It may be a fuels troop in an LRS (Logistics Readiness Squadron) at a base somewhere that on the side, tinkers with Raspberry Pis and develops apps for phones. That’s probably the Airman that you want working to look at (creating) the digitized fuel pump that’s pumping fuel to the jets when they’re in the hot pad. He or she is probably the good beat cop to have on the mission defense team to say, “Hey, somebody is messing with that fuel pump” and I might be able to circumvent it right here on the spot and allow the mission to continue without having to escalate up and get those higher-level SWAT teams to come in.

Air Force general explains what lethality really means

Proposed content viewing page on the Cyber Education Hub, which is being developed at the Center for Cyberspace Research in the Air Force Institute of Technology, Wright-Patterson Air Force Base, Ohio. The online site is a platform for multimedia cyber education content geared to cyber experts and Airmen seeking knowledge of how cyber applies to their career fields. The site builds user profiles based on user viewing history, job description and preferences, as well as command directives.

COURTESY PHOTO // AFIT CCR

Then there is modularized training and we began rolling that out in 2014, allowing some self-paced training. So, a certain module might be really easy for me, but might be really hard for you. Let me go through it at my speed and then the next module, it might be the other way around, but don’t limit the learning. If somebody already has the skills, I don’t have to have them relearn it at the school house. We can do it remotely. We can do it through things like YouTube videos.

All of that is now becoming available to our Airman. So, any Airman out there, on the chief software officer’s webpage (software.af.mil), there’s a whole bunch of training modules about DevOps, for example.

So, if you’re that LRS Airman fuels troop and you say, “Hey, I hear all this DevOps stuff and ‘Containers’ and ‘Kubernetes,’ what does all that mean? All of that is available to them.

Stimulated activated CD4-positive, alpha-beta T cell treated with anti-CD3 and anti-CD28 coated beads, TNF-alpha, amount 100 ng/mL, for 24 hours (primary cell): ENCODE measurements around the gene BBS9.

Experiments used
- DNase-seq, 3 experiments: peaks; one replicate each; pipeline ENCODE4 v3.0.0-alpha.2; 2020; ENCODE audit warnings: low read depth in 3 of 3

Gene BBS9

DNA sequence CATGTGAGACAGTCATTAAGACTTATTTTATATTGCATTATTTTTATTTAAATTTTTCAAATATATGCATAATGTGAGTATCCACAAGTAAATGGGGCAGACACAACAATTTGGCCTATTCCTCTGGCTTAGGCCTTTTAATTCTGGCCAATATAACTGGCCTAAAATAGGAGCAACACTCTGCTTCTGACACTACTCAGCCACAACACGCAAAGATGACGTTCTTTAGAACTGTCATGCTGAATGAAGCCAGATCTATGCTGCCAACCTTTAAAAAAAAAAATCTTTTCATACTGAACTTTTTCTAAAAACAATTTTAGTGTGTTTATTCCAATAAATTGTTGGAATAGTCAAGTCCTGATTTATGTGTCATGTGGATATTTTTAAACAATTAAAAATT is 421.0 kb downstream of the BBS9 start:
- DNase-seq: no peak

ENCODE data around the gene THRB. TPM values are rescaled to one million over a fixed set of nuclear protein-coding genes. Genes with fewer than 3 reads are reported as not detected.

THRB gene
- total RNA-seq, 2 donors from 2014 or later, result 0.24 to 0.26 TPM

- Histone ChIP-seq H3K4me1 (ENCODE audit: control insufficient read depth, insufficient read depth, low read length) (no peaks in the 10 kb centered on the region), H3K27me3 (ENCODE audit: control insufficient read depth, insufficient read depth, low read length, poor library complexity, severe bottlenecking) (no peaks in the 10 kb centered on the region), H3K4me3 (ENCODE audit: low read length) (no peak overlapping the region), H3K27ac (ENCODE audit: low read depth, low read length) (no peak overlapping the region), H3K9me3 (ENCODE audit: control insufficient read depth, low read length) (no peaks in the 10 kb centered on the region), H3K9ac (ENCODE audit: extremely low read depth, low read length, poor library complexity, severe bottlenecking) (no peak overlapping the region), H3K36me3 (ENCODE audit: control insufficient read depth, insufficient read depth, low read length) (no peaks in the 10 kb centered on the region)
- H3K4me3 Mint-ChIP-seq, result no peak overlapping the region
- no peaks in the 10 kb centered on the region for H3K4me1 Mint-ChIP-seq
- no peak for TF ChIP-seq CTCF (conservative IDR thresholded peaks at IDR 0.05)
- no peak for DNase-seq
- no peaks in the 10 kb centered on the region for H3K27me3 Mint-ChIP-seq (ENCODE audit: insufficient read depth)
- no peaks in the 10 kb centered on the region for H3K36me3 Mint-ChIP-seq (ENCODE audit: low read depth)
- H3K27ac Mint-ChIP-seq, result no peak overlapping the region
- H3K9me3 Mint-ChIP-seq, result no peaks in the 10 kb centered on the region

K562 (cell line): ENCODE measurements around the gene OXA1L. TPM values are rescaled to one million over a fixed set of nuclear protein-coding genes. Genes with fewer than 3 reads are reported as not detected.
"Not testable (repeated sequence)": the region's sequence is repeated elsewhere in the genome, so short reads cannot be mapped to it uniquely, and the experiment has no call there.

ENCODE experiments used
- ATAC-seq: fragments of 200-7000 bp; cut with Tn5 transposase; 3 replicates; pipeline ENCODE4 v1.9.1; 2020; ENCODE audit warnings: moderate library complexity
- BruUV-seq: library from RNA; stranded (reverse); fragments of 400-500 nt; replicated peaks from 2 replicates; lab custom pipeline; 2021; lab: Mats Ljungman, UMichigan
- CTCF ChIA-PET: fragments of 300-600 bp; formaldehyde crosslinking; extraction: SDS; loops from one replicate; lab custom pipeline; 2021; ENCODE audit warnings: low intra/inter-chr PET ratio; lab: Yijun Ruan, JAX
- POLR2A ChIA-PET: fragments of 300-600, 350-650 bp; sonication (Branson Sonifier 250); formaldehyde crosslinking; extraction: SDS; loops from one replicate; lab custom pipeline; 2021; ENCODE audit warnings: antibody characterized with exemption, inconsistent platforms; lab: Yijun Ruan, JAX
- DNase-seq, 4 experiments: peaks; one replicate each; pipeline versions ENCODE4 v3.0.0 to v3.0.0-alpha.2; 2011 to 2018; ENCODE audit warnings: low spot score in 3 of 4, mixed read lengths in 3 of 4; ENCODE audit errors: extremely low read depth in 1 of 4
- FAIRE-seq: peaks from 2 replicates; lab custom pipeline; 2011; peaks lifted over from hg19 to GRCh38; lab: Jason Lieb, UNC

Airman magazine: How important is it making sure that that cyber resiliency not only extends to the finished products, the war fighting systems that we use, but the supply chain from all the contractors and all the various companies that supply parts from various locations?

Maj. Gen. Higby: That’s a huge challenge. I was actually involved with our general counsel office because they were seeing the same concerns across the supply chain.

So, we’re building a new airplane or a new pod for an airplane. That system relies on a lot of integrated circuit boards, processors, chips, chipsets and timing clocks that all come from diverse places. And how do we assure ourselves that when they come together that they inter-operate properly and that there isn’t some kind of malware or malicious code or backdoor baked into them that the adversary could then use in the future to defeat that weapon in a way that would surprise us.

Air Force general explains what lethality really means

A 507th Air Refueling Wing aircraft maintenance team installs a Large Aircraft Infrared Countermeasures pod onto the underside of a KC-135 Stratotanker Oct. 25, 2017 at Tinker Air Force Base, Okla.

U.S. AIR FORCE PHOTO // TECH. SGT. SAMANTHA MATHISON

That is hard. Now again in the commercial sector this has been a concern for a long time too and there are companies, some pretty big-name computer companies, that have pretty good supply chain resiliency and supply chain monitoring making sure that you can track where a given product was made and if it was made in the right place by the people with the right clearances.

So, there are techniques out there. The challenge for the Air Force, since we don’t tend to make our own pods and airplanes, is we usually rely on an industry partner and what’s the right balance for us have that industry partner get the help they need, when they need it, but also to be open to communicate to us when they have concerns.

We have an Air Force asset, but it works for the entire Department of Defense, the defense Cyber Crime Center, under the Air Force Office of Special Investigations that specializes in just that kind of stuff. And I believe their role will increase in the future as we move forward. They need more staff and help and all kinds of things too. They’re the right experts that can look at a given component and say, this has something in it or this is behaving in a way that it shouldn’t, so they can detect some of that as well and then find ways to circumvent it and then upstream consequences for whoever the person was or the entity was that in injected that into the supply chain.

Our supply chain is a big concern not only for DoD, but for our industry partners as well.

Air Force general explains what lethality really means

Hypersonic Research Engineers, Ryan Helbach and 1st Lt David McLellan, talk in Hypersonic Combustion Research Cell 22, used in research into SCRAM jet technology, at the Air Force Research Laboratory at Wright Patterson Air Force Base in Dayton, Ohio, Jul 21, 2016. Helbach is the program lead for AFRL’s Intellect to Intellect Exchange (i2i Exchange) which pairs AFRL scientists and engineers with innovative private tech companies and created the AFRL Entrepreneurial Program allowing scientists and engineers to take sabbaticals to pursue outside for-profit goals.

U.S. AIR FORCE PHOTO // J.M. EDDINS JR.